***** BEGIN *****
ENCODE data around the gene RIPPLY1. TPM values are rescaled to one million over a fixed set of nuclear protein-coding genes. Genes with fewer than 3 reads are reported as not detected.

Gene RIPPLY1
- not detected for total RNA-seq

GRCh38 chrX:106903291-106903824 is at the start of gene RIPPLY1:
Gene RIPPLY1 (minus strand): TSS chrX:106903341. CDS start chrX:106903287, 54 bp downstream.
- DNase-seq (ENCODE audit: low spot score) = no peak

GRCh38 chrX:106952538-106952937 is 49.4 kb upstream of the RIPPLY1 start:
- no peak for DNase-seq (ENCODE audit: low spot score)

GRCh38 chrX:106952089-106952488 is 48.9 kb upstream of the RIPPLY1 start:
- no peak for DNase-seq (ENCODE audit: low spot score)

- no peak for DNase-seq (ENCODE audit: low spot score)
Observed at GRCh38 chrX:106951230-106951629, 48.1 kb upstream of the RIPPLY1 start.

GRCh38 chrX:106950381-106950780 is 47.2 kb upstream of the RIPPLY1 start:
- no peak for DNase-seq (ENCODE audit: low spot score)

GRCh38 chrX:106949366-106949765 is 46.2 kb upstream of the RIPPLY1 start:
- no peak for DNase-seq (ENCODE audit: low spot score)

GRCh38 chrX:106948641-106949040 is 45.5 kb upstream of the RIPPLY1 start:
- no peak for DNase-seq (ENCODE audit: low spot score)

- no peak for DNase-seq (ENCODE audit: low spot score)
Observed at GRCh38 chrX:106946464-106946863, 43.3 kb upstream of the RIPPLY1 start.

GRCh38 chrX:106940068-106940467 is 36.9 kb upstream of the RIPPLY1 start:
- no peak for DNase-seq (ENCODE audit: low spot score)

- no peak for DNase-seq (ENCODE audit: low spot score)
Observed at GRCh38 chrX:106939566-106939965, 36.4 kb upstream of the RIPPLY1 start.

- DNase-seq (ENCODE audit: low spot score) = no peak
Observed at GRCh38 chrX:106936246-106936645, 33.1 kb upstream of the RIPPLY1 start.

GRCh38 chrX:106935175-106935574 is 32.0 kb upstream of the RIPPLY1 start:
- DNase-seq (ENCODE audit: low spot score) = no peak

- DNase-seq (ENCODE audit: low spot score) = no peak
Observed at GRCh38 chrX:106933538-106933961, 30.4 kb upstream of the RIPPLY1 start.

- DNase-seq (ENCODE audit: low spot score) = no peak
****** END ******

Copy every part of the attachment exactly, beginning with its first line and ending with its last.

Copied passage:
ENCODE data around the gene RIPPLY1. TPM values are rescaled to one million over a fixed set of nuclear protein-coding genes. Genes with fewer than 3 reads are reported as not detected.

Gene RIPPLY1
- not detected for total RNA-seq

GRCh38 chrX:106903291-106903824 is at the start of gene RIPPLY1:
Gene RIPPLY1 (minus strand): TSS chrX:106903341. CDS start chrX:106903287, 54 bp downstream.
- DNase-seq (ENCODE audit: low spot score) = no peak

GRCh38 chrX:106952538-106952937 is 49.4 kb upstream of the RIPPLY1 start:
- no peak for DNase-seq (ENCODE audit: low spot score)

GRCh38 chrX:106952089-106952488 is 48.9 kb upstream of the RIPPLY1 start:
- no peak for DNase-seq (ENCODE audit: low spot score)

- no peak for DNase-seq (ENCODE audit: low spot score)
Observed at GRCh38 chrX:106951230-106951629, 48.1 kb upstream of the RIPPLY1 start.

GRCh38 chrX:106950381-106950780 is 47.2 kb upstream of the RIPPLY1 start:
- no peak for DNase-seq (ENCODE audit: low spot score)

GRCh38 chrX:106949366-106949765 is 46.2 kb upstream of the RIPPLY1 start:
- no peak for DNase-seq (ENCODE audit: low spot score)

GRCh38 chrX:106948641-106949040 is 45.5 kb upstream of the RIPPLY1 start:
- no peak for DNase-seq (ENCODE audit: low spot score)

- no peak for DNase-seq (ENCODE audit: low spot score)
Observed at GRCh38 chrX:106946464-106946863, 43.3 kb upstream of the RIPPLY1 start.

GRCh38 chrX:106940068-106940467 is 36.9 kb upstream of the RIPPLY1 start:
- no peak for DNase-seq (ENCODE audit: low spot score)

- no peak for DNase-seq (ENCODE audit: low spot score)
Observed at GRCh38 chrX:106939566-106939965, 36.4 kb upstream of the RIPPLY1 start.

- DNase-seq (ENCODE audit: low spot score) = no peak
Observed at GRCh38 chrX:106936246-106936645, 33.1 kb upstream of the RIPPLY1 start.

GRCh38 chrX:106935175-106935574 is 32.0 kb upstream of the RIPPLY1 start:
- DNase-seq (ENCODE audit: low spot score) = no peak

- DNase-seq (ENCODE audit: low spot score) = no peak
Observed at GRCh38 chrX:106933538-106933961, 30.4 kb upstream of the RIPPLY1 start.

- DNase-seq (ENCODE audit: low spot score) = no peak